The Montrose III court said that the plain language of the subject excess policies would not support “elective stacking” in the first instance: “Our analysis of the policies, moreover, leads us to conclude that many of the policies attach not upon exhaustion of lower-layer policies within the same policy period, but rather upon exhaustion of all available insurance.” For example, some “retained limit” wording provided that: “The company’s liability shall be only for the ultimate net loss in excess of the insured’s retained limit defined as the greater of … the total of the applicable limits of the underlying policies listed in the declarations hereof, and the applicable limits of any other underlying insurance collectible by the insured.” Or “other insurance” wording provided: “If other collectible insurance … is available to the insured covering a loss also covered hereunder (except insurance purchased to apply in excess of the sum of the retained limit and the limit of liability hereunder) the insurance hereunder shall be in excess of and not contribute with, such other insurance.” The Montrose III court said that policies with such wording would be excess to both scheduled and unscheduled policies.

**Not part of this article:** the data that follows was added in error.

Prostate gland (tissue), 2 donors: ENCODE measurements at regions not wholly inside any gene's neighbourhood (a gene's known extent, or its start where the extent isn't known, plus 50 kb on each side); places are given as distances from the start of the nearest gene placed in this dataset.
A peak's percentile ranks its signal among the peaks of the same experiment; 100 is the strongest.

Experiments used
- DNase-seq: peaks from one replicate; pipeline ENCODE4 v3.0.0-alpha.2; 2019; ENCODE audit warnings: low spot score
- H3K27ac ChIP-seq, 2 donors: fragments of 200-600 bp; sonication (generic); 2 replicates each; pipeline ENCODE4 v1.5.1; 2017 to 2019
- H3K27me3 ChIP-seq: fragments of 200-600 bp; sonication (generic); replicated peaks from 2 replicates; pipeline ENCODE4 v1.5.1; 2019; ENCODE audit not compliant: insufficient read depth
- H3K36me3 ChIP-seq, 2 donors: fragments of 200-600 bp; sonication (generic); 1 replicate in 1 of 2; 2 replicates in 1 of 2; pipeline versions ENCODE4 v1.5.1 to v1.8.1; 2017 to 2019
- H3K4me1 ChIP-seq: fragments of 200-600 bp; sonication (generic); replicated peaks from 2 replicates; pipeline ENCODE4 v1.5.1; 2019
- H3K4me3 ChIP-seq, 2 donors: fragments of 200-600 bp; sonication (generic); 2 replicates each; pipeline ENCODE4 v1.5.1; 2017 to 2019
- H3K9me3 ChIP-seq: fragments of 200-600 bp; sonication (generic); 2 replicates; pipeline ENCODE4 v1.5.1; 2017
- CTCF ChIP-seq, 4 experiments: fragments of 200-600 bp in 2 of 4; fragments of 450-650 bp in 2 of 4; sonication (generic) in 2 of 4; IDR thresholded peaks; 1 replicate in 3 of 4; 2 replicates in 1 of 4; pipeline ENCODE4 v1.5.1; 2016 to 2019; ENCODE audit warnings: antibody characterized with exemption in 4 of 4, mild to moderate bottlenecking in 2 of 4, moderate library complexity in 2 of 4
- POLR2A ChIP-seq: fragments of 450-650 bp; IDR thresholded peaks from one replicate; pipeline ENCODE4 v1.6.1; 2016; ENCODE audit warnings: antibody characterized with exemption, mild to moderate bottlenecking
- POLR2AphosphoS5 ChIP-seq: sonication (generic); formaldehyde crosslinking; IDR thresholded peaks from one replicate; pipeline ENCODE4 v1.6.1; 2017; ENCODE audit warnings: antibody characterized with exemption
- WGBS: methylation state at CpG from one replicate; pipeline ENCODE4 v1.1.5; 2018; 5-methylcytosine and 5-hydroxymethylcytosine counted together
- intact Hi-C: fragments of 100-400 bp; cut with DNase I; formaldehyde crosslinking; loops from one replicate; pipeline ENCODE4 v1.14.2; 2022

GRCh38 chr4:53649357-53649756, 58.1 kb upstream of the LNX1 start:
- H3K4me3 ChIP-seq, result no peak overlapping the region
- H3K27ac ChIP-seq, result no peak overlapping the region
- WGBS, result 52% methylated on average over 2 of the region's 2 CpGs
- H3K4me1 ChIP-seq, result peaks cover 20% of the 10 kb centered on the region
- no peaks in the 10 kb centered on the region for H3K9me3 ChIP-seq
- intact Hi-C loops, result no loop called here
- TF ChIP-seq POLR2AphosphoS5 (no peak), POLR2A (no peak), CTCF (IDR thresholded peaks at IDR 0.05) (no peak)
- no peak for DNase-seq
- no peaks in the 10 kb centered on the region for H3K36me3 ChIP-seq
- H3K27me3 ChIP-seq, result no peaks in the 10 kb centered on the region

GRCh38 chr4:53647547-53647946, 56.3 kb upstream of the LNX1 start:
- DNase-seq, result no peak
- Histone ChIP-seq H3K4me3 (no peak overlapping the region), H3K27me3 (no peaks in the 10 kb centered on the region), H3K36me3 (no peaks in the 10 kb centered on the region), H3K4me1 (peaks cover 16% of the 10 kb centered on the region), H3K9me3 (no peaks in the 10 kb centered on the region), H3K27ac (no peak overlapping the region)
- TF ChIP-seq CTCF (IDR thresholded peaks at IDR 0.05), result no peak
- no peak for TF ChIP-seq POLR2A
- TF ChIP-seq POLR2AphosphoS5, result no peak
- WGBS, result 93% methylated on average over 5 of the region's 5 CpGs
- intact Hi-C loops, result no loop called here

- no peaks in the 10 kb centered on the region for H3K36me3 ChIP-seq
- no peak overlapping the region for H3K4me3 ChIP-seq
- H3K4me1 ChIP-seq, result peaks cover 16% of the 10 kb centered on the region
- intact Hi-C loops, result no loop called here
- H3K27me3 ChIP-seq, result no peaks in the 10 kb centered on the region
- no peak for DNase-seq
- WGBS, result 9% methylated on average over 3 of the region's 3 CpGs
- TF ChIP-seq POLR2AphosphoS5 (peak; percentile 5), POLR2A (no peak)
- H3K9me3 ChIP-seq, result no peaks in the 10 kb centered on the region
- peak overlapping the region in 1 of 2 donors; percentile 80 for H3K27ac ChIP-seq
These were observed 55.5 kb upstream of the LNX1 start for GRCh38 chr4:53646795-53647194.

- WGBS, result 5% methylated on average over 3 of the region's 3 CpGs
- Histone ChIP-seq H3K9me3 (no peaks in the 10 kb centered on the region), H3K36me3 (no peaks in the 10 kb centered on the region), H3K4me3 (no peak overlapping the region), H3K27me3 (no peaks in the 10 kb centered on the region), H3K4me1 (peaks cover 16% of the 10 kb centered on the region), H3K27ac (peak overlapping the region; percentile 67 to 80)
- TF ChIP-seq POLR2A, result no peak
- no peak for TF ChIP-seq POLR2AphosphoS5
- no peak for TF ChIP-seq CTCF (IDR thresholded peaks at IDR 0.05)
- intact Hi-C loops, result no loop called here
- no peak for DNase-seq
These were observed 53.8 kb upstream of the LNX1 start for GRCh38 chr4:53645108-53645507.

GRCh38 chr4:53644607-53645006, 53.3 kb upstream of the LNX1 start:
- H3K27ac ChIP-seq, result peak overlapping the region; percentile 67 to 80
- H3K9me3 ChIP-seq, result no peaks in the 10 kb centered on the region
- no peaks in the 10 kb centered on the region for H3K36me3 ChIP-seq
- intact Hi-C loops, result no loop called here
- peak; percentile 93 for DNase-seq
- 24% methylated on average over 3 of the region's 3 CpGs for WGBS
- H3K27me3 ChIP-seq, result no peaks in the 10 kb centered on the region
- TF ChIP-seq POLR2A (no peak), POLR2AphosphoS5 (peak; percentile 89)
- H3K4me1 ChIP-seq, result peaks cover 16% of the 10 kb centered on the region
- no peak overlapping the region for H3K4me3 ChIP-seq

The Montrose III court found support in Community Redevelopment Agency v. Aetna Casualty & Surety Co. (1996) 50 Cal.App.4th 329 , distinguished Dart Industries, Inc. v. Commercial Union Ins. Co. (2002) 28 Cal.4th 1059, and rejected an appeal to pure public policy. Thus, the Montrose III court affirmed the denial of summary judgment for Montrose.
Having done so, however, the Montrose III court then stated that “The present record does not support a universal ‘horizontal exhaustion’ approach; thus, the trial court erred in granting the insurers’ motion on the issue of duty.” The court said that although the insurers had stipulated as to some of the language of the relevant policies, they did not provide the courts with all of the policy language or with copies of the policies themselves. Consequently, “[t]he absence of these policies makes it impossible for us to ‘interpret [policy] language in context, with regard to its intended function in the policy.’” (Citing Hartford Casualty Ins. Co. v. Swift Distribution, Inc. (2014) 59 Cal.4th 277.) Among other things, the Montrose III court pointed out that some policies followed form to underlying insurance, but without the underlying policies it could not render an opinion on coverage for the excess.
The Montrose III court summed up: “For these reasons, we cannot conclude that each of the more than 115 policies at issue requires ‘horizontal exhaustion’ of the underlying policy layers for each policy year. Accordingly, the [excess] insurers were not entitled to summary adjudication on the issue of duty.”